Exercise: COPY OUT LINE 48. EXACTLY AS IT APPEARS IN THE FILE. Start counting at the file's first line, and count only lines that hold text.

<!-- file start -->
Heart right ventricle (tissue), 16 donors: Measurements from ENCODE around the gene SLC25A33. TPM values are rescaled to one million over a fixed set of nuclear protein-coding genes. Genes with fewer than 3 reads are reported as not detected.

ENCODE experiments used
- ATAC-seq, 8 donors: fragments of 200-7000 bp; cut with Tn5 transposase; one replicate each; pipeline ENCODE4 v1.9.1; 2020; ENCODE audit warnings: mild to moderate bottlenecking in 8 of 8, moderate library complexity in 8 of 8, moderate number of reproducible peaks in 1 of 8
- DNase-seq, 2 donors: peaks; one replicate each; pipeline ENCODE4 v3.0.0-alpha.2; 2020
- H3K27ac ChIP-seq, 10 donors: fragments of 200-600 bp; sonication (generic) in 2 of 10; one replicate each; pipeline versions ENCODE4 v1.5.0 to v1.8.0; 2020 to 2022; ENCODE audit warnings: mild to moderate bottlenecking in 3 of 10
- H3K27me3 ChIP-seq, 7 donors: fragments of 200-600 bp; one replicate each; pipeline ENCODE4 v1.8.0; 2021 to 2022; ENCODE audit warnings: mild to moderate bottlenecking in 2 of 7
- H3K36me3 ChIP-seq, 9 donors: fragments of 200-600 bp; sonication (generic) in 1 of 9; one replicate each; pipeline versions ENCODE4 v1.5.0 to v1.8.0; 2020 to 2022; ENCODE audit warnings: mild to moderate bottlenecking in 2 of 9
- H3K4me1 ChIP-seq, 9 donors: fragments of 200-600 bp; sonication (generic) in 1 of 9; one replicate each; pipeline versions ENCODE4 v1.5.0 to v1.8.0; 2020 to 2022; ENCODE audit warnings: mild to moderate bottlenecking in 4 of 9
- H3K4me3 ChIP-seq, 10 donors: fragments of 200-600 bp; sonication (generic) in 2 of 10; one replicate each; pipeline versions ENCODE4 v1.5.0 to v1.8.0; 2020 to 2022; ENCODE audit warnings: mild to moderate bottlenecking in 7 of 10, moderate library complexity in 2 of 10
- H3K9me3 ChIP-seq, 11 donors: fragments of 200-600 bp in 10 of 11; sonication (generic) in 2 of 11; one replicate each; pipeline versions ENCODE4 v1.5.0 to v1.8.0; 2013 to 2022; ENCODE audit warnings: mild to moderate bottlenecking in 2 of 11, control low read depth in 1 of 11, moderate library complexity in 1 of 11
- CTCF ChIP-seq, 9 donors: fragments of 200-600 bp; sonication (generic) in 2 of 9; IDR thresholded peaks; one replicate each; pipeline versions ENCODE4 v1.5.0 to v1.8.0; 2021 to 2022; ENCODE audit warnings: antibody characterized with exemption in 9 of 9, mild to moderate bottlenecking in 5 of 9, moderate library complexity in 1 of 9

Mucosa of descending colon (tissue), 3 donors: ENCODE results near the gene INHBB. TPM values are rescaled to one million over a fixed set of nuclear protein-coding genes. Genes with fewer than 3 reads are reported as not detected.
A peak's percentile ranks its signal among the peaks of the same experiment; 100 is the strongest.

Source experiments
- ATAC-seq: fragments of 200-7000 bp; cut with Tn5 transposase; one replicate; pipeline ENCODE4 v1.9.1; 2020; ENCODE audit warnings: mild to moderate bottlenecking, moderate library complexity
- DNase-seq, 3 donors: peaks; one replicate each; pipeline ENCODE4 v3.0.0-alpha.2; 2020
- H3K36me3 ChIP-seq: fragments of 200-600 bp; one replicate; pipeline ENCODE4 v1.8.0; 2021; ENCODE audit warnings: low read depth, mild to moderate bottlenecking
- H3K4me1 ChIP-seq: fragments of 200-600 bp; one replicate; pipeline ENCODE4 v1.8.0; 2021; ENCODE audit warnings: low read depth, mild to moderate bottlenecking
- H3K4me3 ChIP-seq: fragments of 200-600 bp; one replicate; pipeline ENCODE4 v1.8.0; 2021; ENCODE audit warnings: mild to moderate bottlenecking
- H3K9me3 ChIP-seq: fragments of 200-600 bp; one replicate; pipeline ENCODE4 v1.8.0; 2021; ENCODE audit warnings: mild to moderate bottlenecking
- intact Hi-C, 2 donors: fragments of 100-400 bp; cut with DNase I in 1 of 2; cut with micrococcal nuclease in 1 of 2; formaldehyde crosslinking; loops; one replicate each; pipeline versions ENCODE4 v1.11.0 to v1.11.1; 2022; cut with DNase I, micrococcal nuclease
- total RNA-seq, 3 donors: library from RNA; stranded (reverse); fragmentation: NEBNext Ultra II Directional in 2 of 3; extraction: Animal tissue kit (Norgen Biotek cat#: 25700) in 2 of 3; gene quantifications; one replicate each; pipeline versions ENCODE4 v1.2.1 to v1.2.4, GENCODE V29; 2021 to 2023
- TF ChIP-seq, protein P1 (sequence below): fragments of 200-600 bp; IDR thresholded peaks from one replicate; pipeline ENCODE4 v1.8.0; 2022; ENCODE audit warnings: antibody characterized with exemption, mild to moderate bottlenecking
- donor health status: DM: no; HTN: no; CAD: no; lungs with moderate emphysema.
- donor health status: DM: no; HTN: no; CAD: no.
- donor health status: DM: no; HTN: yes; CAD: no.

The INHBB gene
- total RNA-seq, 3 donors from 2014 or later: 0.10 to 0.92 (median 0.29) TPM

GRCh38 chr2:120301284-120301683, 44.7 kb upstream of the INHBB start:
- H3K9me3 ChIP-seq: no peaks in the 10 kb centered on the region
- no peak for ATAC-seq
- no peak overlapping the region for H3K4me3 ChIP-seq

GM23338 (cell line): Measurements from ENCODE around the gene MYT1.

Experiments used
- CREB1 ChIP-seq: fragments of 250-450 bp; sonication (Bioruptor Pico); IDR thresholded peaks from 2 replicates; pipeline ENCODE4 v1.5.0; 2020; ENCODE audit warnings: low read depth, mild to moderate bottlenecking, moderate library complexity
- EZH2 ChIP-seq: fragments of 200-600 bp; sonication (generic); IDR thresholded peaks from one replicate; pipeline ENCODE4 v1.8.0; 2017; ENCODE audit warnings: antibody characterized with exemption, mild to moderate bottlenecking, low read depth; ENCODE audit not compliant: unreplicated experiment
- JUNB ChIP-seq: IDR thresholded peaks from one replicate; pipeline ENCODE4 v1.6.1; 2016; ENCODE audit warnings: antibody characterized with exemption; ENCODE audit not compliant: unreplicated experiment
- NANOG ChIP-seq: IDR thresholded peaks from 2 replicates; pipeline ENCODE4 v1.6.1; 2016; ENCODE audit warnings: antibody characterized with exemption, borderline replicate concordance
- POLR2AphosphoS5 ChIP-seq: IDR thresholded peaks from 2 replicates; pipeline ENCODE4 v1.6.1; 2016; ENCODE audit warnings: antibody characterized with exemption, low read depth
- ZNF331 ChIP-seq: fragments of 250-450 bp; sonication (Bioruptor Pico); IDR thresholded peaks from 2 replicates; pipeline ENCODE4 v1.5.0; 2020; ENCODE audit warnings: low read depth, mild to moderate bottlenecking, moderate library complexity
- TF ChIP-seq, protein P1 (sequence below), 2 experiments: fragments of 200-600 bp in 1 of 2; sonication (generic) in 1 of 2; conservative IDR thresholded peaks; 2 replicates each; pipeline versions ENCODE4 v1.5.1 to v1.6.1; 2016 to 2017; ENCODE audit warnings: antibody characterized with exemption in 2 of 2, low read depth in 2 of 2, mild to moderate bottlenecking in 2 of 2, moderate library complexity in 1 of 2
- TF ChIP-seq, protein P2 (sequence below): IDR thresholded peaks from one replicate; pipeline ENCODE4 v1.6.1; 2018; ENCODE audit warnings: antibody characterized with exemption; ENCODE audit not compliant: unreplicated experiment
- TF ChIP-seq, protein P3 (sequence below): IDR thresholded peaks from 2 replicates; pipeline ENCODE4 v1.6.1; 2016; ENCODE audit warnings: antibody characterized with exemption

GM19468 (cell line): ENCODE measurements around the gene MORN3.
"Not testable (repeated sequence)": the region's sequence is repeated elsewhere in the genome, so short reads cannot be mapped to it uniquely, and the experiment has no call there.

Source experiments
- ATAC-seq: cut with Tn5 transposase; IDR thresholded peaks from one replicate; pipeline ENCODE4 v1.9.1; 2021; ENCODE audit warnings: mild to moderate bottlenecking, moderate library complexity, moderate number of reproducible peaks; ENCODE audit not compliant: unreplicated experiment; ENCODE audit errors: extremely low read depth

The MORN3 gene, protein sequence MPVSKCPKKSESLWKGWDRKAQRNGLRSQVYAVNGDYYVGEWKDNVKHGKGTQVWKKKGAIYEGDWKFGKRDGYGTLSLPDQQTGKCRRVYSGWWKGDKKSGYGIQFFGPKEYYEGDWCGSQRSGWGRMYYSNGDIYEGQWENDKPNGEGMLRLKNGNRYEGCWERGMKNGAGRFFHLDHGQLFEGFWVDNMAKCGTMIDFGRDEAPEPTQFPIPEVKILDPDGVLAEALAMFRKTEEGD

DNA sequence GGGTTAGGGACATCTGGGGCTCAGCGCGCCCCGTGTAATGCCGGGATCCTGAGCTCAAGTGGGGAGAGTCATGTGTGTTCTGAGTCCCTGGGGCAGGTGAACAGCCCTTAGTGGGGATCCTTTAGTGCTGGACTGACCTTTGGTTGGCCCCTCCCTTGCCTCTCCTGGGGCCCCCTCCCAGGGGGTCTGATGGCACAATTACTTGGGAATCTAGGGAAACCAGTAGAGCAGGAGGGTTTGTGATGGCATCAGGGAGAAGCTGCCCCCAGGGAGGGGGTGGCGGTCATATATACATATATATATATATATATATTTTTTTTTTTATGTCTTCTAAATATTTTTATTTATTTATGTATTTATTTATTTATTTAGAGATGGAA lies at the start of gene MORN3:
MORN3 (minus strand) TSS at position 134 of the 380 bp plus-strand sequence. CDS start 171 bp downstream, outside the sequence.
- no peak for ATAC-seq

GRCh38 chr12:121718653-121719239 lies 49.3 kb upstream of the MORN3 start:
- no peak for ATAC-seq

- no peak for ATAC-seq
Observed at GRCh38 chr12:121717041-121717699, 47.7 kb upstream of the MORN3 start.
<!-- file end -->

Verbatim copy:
The MORN3 gene, protein sequence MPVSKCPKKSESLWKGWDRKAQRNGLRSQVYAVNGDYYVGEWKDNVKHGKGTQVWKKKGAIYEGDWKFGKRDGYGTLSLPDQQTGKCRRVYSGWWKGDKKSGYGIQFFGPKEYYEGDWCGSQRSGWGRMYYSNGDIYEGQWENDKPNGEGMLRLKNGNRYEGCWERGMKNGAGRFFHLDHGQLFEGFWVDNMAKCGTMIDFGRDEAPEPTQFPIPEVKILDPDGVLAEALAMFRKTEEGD